This emphasis on judgements and decisions is why Tronto and her colleague Berenice Fisher defined care as a “species activity” that includes all the activities and therefore thoughts and decisions we undertake to maintain, continue, repair and sustain the world we live in and all its complexities. We have worked with Tronto and Fisher’s definition of care many times and often return to it. Within the work of Fisher and Tronto, species most often refers to human species. Looking at relationality, interdependence and intersectionality more broadly, our work builds on the focus on these daily judgements by moving to a more-than-human spatial practice by asking the question: What does it practically mean to make decisions on behalf of other species and landscapes in urban spaces, when these spaces are so rigged towards serving human needs and capital? This is a very challenging question that reframes whole systems of order and value.

From this perspective our work connects to scholars such as María Puig de la Bellacasa’s notion of care, which reframes the human as a caretaker; a custodial figure in the ongoing recuperation of the planet and its people. To care then from our perspective is to recognise the fragility of the bonds between both humans and non-humans. The practice of caring in cities and urban space then is a call to cultivate a set of skills and sensibilities to maintain and sustain all living forms. This returns us again to Tronto’s work on the ethical elements of care, which she considers as attentiveness, responsibility, competence and responsiveness. Without going into the definition of each term and concept here, what feminist scholarship and practice provides is a solid framework, derived from years of labor and love, which supports us to continue working along these lines.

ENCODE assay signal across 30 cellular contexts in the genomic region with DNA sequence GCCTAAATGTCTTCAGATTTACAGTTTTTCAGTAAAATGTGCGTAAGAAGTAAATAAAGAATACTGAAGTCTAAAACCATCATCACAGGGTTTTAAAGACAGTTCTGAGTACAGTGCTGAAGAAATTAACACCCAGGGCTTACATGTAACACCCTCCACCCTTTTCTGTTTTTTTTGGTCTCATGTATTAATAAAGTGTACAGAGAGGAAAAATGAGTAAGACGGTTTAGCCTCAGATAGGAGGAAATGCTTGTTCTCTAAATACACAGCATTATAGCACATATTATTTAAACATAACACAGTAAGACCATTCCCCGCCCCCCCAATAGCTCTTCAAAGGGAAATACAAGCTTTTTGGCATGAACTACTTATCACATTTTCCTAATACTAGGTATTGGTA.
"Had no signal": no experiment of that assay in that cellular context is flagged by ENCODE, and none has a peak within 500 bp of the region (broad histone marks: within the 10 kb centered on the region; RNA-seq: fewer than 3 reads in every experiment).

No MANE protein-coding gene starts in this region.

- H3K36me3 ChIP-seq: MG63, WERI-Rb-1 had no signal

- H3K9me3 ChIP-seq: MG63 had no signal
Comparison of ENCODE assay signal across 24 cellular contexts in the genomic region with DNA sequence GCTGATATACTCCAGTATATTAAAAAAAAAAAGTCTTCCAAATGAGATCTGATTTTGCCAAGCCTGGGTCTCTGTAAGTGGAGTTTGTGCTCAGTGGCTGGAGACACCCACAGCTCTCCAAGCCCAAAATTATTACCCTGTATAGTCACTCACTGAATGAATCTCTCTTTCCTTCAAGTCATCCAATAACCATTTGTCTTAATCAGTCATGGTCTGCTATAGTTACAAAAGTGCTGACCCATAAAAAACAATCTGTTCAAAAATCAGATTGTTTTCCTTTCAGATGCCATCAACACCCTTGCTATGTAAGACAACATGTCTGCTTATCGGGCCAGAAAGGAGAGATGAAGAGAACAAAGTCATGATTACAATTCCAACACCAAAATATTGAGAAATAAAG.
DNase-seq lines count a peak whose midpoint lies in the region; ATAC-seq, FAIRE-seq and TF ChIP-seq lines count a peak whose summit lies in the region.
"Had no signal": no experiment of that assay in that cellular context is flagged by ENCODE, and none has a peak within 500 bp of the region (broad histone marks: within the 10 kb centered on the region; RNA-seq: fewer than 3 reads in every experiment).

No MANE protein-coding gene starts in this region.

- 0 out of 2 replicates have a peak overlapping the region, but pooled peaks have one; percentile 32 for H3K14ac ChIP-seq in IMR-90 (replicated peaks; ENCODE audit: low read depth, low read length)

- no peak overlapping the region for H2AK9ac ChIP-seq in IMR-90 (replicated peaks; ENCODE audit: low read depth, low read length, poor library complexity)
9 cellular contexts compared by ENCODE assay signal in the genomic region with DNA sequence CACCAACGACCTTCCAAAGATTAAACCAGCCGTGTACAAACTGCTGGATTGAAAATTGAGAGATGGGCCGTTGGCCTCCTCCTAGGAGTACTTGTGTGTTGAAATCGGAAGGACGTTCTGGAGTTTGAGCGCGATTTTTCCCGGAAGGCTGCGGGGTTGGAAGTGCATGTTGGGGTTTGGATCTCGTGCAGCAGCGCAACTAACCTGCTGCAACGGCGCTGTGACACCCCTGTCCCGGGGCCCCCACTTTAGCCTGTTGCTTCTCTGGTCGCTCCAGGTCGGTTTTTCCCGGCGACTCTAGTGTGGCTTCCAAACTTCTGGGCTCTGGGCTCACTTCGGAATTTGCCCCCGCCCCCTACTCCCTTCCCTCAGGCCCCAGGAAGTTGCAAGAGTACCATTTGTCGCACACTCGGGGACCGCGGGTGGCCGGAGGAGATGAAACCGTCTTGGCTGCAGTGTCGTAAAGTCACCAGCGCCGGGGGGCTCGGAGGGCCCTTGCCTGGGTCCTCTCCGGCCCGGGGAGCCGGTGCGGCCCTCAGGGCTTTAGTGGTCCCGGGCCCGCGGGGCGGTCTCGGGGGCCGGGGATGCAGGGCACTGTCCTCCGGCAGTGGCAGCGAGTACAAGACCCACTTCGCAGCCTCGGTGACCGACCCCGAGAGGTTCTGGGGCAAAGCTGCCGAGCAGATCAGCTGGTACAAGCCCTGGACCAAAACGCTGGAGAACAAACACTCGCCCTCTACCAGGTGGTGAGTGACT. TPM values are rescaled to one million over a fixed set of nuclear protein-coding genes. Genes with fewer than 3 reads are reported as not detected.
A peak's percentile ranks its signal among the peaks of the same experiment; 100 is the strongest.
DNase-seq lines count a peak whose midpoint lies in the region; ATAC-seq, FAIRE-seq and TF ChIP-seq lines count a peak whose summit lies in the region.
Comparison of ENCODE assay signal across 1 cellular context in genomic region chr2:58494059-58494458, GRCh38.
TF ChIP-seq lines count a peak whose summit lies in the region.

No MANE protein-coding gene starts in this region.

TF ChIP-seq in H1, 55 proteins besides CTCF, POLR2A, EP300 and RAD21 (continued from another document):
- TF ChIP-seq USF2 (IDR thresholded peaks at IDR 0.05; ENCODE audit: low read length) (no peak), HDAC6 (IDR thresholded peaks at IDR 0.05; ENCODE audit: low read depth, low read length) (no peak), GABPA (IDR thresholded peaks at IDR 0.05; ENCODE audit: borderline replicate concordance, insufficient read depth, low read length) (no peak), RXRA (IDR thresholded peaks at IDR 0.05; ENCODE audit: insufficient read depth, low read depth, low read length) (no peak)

Credit: Gilly Karjevsky

What can we anticipate from this journal edition on “Landscapes of Care” and do you think the concept of care could play a more central role in architectural practice, including practices relating to urban planning and policy?

Responding to your invite we thought it might be useful to provide, as we have in our answers here, some indications of what has been influencing our work and the forms that it has taken in relation to the topic of care. We considered how to activate the journal format as a way of working through, defining and sharing some of our process – in terms of example projects but also methods and terms that we continue to use and draw on.